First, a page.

City transit employees say they deserve the same preferential treatment as cops and doctors when it comes to shopping — including being allowed to skip lines and avoid product limits, given their “front-line” work.
“As far as first-responders go, we’re taking them to work — and we’re not being afforded any form of courtesy or respect,” subway operator Adam Black, 47, told The Post on Sunday.
The Transport Workers Union Local 100, of which Black is a member, said it has had 42 workers die from COVID-19, or more than the number of city cops, firefighters and EMTs — combined.
“We are getting the essential workers to their jobs. Dozens of transit workers have died,” said union President Tony Utano. “[Transit workers] absolutely should be recognized for all that they are doing and have sacrificed.”
Black said he tried to avoid the line at the ShopRite at the Gateway Mall in East New York, Brooklyn, on Saturday, to no avail.
“I’m dying out here. … My brethren are dying. … We’re the ones taking the first responders where they gotta go,” Black told security guards at the grocery store’s entrance, according to video he posted to Facebook.
One of the guards responded to the train operator, who lives in Canarsie, Brooklyn, that while he recognizes Black is an “essential” worker, the privilege is only for “first responders.”
MTA bus driver Letty Daniels, 33, told The Post that she tried to get ahead of the line at a Food Bazaar in East Williamsburg, Brooklyn, last week because she just wanted to buy a roll of paper towels, and at first was rebuffed.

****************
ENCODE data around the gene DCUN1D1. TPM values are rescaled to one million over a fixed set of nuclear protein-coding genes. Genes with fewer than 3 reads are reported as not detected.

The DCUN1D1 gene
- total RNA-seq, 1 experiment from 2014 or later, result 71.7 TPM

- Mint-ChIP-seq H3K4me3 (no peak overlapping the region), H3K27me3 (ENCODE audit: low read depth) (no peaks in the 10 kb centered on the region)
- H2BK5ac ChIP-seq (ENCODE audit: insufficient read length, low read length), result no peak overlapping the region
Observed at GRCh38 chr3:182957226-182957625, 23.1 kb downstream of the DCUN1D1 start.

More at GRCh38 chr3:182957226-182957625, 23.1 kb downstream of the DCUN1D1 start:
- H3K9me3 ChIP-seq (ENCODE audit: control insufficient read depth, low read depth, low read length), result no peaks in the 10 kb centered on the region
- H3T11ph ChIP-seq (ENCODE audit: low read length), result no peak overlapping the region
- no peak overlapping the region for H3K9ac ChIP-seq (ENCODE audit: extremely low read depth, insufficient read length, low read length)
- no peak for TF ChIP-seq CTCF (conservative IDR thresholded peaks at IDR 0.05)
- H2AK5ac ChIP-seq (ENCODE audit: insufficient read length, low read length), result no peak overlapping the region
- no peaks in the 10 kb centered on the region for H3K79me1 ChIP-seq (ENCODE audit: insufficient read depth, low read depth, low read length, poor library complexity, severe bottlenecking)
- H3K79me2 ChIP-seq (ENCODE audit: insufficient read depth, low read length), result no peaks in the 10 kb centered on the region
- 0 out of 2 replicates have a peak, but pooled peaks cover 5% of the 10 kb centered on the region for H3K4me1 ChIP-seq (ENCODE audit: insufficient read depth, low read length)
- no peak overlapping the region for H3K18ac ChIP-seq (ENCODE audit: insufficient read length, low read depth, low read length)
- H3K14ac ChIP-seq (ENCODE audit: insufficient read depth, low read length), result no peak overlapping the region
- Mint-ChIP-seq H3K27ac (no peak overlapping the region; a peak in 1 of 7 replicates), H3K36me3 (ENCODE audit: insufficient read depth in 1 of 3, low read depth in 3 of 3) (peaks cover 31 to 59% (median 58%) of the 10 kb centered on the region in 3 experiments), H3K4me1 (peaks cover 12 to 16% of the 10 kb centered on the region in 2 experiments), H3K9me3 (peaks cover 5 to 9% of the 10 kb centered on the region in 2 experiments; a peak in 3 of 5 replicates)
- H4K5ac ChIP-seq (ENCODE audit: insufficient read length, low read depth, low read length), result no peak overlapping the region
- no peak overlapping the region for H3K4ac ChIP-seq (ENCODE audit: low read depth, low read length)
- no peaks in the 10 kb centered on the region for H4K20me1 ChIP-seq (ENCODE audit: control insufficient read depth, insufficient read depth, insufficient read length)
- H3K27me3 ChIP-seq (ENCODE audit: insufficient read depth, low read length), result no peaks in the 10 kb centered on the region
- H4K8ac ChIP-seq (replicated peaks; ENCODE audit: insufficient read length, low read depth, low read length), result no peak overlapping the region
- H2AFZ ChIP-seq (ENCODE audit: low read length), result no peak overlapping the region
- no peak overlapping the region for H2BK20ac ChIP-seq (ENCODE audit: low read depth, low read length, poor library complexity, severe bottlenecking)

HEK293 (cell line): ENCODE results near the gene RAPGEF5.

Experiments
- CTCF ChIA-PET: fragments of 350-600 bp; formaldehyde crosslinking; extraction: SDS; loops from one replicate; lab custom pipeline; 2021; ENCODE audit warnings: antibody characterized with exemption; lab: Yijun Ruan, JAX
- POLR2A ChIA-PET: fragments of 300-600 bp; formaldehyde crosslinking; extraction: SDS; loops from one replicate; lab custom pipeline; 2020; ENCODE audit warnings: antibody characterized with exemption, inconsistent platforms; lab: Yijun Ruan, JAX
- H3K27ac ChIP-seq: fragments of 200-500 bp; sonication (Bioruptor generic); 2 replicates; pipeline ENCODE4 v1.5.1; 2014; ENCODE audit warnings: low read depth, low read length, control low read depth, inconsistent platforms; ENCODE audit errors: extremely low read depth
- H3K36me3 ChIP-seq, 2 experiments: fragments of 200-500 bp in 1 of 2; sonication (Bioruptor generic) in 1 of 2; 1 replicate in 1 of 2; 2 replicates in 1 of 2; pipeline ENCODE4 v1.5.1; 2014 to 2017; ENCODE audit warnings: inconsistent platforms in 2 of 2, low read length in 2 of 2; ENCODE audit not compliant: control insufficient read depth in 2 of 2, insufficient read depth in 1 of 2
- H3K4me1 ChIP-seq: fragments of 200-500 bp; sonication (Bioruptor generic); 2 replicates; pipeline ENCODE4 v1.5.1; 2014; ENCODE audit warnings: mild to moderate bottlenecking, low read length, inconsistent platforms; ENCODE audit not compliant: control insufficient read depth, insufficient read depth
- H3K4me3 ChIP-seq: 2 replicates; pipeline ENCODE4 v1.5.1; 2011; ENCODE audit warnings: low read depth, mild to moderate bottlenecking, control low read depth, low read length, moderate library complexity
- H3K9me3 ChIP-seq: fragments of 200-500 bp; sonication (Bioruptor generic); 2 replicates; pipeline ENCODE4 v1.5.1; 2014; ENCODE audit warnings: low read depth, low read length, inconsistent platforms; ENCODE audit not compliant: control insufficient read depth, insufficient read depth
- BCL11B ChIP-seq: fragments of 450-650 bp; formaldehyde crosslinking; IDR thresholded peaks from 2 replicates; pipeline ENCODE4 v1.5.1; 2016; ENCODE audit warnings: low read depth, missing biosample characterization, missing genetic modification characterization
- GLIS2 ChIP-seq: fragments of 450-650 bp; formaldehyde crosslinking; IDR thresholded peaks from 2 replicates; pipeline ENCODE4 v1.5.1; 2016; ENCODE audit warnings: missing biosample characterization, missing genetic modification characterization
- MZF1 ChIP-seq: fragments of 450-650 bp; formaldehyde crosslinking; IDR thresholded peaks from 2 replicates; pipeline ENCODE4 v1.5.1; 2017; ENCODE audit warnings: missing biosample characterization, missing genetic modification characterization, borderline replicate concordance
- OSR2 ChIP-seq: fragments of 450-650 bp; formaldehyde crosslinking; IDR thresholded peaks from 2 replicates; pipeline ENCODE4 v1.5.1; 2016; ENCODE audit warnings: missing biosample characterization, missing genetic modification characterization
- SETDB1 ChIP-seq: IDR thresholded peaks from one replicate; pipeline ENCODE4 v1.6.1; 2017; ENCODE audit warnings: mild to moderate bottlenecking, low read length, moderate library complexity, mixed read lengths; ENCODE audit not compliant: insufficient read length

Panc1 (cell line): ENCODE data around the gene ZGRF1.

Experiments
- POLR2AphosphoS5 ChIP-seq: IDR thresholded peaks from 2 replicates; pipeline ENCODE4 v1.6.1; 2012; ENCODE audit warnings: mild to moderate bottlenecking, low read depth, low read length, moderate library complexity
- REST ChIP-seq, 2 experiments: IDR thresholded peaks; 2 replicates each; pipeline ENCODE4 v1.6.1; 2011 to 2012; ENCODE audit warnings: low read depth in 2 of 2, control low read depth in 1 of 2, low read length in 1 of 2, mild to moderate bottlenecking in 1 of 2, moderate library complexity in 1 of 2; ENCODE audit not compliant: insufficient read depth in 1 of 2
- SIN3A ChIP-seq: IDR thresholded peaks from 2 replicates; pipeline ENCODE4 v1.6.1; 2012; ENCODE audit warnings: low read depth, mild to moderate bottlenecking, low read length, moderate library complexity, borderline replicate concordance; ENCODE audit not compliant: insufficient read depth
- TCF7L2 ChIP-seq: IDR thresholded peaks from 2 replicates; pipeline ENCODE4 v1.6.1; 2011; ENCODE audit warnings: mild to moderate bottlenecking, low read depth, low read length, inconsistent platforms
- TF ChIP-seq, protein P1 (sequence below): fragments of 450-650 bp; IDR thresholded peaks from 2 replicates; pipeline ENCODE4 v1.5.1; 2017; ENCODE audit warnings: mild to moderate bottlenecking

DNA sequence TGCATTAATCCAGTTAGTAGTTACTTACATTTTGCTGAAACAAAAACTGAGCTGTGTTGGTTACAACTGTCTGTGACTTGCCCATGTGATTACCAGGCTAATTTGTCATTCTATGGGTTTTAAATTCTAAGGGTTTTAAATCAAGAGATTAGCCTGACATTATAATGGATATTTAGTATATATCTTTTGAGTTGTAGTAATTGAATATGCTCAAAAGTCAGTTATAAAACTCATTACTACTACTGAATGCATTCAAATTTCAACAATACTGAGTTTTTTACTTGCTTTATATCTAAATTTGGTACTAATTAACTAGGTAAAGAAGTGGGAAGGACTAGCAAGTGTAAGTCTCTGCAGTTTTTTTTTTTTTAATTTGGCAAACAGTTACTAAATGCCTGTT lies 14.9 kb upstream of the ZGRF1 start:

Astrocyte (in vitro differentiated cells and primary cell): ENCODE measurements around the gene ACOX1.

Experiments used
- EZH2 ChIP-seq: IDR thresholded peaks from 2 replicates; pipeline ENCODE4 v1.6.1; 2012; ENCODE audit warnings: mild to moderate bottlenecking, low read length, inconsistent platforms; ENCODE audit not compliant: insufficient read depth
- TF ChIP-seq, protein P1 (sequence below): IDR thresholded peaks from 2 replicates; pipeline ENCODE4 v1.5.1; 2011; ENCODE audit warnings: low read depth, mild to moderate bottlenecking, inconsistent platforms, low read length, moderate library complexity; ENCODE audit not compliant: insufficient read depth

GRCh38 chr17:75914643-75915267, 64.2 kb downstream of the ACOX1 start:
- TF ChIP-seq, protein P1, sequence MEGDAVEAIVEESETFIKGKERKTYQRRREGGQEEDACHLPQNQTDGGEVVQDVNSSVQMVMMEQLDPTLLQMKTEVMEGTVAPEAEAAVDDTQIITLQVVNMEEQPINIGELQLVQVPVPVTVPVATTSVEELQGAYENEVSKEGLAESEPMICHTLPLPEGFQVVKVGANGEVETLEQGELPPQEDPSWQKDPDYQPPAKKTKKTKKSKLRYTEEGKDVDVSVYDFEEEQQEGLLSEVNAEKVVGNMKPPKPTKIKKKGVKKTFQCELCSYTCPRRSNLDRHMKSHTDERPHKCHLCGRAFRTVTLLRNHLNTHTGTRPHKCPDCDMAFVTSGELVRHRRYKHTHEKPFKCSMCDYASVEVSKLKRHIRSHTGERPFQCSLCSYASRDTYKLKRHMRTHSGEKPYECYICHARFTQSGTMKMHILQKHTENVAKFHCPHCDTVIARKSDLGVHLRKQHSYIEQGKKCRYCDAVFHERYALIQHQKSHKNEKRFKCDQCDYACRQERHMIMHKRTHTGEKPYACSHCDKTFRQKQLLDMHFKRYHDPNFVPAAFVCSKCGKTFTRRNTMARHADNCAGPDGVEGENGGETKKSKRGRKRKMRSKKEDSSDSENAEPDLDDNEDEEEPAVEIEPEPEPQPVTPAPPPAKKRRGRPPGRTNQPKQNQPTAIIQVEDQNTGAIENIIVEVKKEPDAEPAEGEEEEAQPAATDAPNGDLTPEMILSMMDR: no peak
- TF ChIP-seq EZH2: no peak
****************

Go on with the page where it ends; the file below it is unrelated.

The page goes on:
“I said, ‘How did the cashiers get to work today? I’m sure they took mass transit,” she recalled.
Daniels of Brooklyn said a worker eventually let her in without waiting.
A store manager told The Post on Sunday, “Personally, speaking for myself, we try as much as possible” to help out transit workers by letting them bypass the lines.
Daniels said an employee at BJ’s Wholesale on the border of Queens also relented for her a few days later, even though it was technically against policy.
“The guy said they’re not supposed to, but he would let me in this one time,” Daniels said.
Still, she said that when she tried to buy an extra container of disinfectant wipes — one for her and one for work — she was denied. First-responders are not restricted by the one-per-customer rule, she said.
“We’re not saying we’re first-responders per se, but we are front-line workers. We’re on the front lines. The doctors can’t get to where they’re going, the nurses can’t get to where they’re going” without mass transit,” Daniels said.
“We’re basically risking our lives, and we’re not even getting the respect that’s due.”
City bus driver Jonathan Baldwin, 38 of Far Rockaway, Queens, said he has been canvassing individual stores to see what their policies are, in an effort to help colleagues figure out where they can go for better treatment.
He said he asked a manager at one Costco in Brooklyn if the store would consider allowing transit workers in during special times reserved for seniors. The manager said no, Baldwin recalled.
“Everybody says, ‘We appreciate you because we use you. But unfortunately, we can’t give you that courtesy,’ ” he said.
The MTA said it fully supports the push by the transit workers.
“New York City Transit’s work force are truly heroes of this crisis,” agency spokesman Shams Tarek said in a statement. “The MTA supports any effort to provide them with a priority access to benefits being afforded our region’s heroes.”
ShopRite, BJs and Costco did not immediately respond to The Post’s requests for comment.
Additional reporting by David Meyer